Q: MS wrote,
Great blog, I wonder if you could give me a little advice please.I have a 5.5 gallon filtered aquarium with 1 betta. I am heating it with a 25w Hagen Elite which says on the pack it’s right for the volume of water. Trouble is even when I turn it down to it’s lowest setting I can’t get the temperature as low as I’d like. I understand perfect temperature is around 80°F but on it’s lowest setting the heater is holding the water at 86°F. Do you think my heater is broken or just not suitable? What would you recommend?
A: I too have found that most aquarium heaters tend to overheat rather than underheat. In fact I am dealing with the exact same thing. My new 100w heater, suggested for 30 gallons is keeping my water at about 80F even though it is set to the lowest it will go, which is 68F. This isn’t unusual as I recall my previous heater held my tank steady at 78F when it was set to just 70 degrees.
Aquarium heater manufacturers are making their recommendations based on actual water volume rather than the tanks maximum water volume. Once you add substrate, decorations and equipment much of the water volume is displaced. After taking into account all the displaced items in my aquarium my 30 gallon tank is really only about 25 gallons at most. In my case I probably would have been better off going with a 75 watt heater instead.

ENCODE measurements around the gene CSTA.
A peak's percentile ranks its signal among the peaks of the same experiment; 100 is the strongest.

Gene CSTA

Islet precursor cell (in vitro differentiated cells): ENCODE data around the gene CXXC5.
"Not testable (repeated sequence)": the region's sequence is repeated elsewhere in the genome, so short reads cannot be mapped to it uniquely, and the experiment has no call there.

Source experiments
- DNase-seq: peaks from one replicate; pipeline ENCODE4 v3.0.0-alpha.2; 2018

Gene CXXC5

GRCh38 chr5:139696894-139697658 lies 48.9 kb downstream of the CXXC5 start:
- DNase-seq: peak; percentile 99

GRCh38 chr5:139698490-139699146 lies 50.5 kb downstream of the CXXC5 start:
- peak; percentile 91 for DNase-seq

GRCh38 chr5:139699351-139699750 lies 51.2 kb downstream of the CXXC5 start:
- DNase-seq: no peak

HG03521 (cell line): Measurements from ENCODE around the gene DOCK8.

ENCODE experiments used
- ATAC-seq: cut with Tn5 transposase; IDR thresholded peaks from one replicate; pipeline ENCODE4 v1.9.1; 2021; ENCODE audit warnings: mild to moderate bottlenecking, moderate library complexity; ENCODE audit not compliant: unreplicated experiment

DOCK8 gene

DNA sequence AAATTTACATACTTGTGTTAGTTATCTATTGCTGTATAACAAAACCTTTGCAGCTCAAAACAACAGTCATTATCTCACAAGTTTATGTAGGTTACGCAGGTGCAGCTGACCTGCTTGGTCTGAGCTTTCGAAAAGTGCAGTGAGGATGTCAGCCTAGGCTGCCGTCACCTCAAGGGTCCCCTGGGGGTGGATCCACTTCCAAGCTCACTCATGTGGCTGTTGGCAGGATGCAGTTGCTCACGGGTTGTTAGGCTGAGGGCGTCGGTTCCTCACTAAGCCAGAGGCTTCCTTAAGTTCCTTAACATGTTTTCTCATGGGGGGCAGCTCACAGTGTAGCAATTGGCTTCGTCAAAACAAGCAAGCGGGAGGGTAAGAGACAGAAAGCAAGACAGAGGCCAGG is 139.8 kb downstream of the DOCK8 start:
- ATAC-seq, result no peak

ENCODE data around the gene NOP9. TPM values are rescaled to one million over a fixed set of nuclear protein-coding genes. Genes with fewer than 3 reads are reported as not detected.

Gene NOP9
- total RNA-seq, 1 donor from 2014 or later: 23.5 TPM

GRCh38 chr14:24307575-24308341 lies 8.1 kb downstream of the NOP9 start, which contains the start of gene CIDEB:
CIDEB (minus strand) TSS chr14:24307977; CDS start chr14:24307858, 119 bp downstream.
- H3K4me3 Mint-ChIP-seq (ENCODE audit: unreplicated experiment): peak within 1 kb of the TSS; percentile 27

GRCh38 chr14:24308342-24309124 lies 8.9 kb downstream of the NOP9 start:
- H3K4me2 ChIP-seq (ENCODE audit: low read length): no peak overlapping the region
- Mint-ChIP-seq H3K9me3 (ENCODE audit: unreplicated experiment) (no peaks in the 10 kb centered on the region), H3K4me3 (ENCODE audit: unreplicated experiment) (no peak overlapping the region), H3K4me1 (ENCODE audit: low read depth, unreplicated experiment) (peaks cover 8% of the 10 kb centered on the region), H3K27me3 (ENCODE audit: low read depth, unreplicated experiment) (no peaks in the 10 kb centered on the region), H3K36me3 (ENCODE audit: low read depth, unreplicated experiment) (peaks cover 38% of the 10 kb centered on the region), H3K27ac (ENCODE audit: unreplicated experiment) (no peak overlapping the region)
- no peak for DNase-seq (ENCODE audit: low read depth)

In your case, once you identify the actual water volume you may find that a 7.5 to 15 watt aquarium heater will better suit your needs. There is a little bit of guess work involved, which is why it is important to buy a heater with an adjustable temperature dial. Some circumstances out of your control can also affect the temperature including the ambient air temperature and your specific heater’s efficiency. Not all models are created equal so one 25 watt heater may warm your water more efficiently than another.
It can be a little tricky to find these mini heaters, at least here in the U.S. PetCo used to carry them but I couldn’t find them the last time I looked (quite some time ago). You may have better luck where you are. Either way, you can always find them online. You would think they would be more prevalent with the popularity Betta splendens and other small tropical fish.